Happy Retirement Biking – part 5: Discovering DCT


Words & photography: Roger Martin

Our retirement biking expert explores the DCT system, three wheelers and Monkey bikes…      

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“You don’t stop biking because you get old, you get old because you stop biking.”

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Very wise words from a friend of mine who is a lifelong biker, but like many of us, now finds that he has to re-think his limits.

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There are many plus points though. Not having to take holidays when the kids are off school and the roads are jam packed and the price of accommodation is higher. Being able to react at short notice to favourable weather forecasts and just go. Being able to travel mid-week and avoid the weekend crowds. There are some great benefits in being a retirement biker.

Many of us have in the recent past had to reassess our fitness, the type and size of bike we ride and the stamina we have available to complete long days in the saddle in one hit.

The good news is that with age, the need for speed to enjoy our biking reduces, and we now find that slower speeds, smaller bikes and gentle bend swinging is ace. Gone are the fire breathing sports-bikes and warp speeds we somehow found necessary in days of yore.

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More Happy Retirement Biking:

In previous columns we have looked at the benefits of plusher suspension, lighter weight and lack of vibration as being very helpful if you suffer from back pain, arthritis or muscle fatigue.

Another biking friend in his mid-sixties started suffering from a condition which resulted in numbness in his lower legs and feet causing a lack of feeling. Asking around, this is not uncommon in later life. His solution?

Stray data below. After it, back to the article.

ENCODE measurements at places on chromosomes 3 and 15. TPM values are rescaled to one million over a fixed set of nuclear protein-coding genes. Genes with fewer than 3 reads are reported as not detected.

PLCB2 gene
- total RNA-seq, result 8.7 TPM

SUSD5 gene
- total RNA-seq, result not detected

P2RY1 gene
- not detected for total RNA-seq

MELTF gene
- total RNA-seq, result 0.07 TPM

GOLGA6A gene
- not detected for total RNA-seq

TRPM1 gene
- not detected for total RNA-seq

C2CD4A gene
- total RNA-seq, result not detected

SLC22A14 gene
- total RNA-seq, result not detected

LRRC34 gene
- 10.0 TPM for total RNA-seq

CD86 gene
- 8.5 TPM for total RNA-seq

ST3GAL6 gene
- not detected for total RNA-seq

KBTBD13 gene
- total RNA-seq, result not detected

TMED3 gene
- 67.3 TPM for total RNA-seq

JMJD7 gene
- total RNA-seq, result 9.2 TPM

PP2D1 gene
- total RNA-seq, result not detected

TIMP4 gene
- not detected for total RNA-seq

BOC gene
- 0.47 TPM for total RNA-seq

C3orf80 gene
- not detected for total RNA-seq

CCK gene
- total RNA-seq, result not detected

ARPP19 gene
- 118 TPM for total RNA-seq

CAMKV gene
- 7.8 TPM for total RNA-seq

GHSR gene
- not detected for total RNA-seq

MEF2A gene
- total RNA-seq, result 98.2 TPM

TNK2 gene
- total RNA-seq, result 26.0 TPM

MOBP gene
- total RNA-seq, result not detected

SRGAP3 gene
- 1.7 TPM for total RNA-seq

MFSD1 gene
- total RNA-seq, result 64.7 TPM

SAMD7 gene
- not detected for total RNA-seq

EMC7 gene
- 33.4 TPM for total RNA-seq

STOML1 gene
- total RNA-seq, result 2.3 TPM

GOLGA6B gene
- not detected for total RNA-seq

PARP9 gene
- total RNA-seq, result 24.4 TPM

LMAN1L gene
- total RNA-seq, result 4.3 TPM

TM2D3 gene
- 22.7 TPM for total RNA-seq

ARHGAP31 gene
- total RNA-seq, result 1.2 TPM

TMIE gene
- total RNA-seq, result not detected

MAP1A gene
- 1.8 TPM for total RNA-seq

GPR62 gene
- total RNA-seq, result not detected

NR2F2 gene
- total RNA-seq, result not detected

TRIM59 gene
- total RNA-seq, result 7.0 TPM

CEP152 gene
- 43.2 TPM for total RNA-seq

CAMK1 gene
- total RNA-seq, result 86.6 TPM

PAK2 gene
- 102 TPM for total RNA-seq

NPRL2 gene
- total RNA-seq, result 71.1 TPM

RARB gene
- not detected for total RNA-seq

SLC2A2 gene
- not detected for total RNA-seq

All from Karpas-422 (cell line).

The Honda NC 750 X with DCT auto transmission with handlebar controlled manual override. This has literally transformed his enjoyment of biking just when he thought that he would have to hang up his leathers forever.

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My friend has in the past owned a Vincent, various large BMWs amongst others, but now finds the low revving torquey engine a gem, the ride quality surprisingly good and the 80-85mpg an added bonus.

On top of this, after a wet soggy ride when the bike is covered in road crud, a quick spray off with a hose does the job in no time. With the addition of a centre stand, heated grips and a Vario type wind deflector to reduce wind and rain buffeting, this Honda keeps my friend still biking. For him, it’s the best bike in the world right now!

Like my friend, I was also impressed with this bike, and now have a NC 750 X DCT myself to which I have added a model specific tank-bag, a pair of hard panniers and a waterproof 50 litre roll bag bungeed on to the pillion seat when I go touring.

With the built-in under-tank storage, this gives well over 100 litres of storage capacity which is good for up to two weeks’ touring. Once I got used to it, I found the auto-box great fun…it can be set to change the six gears at low rpm giving a chilled out relaxed ride.

Alternatively there are three additional settings which result in increasingly higher levels of revs before changing up and down the ‘box for more spirited riding. And there’s a manual override on the bars. It’s not really a sporty bike, but in the right hands is good enough to keep up with much faster bikes in the twisties as well as holding continental motorway speeds.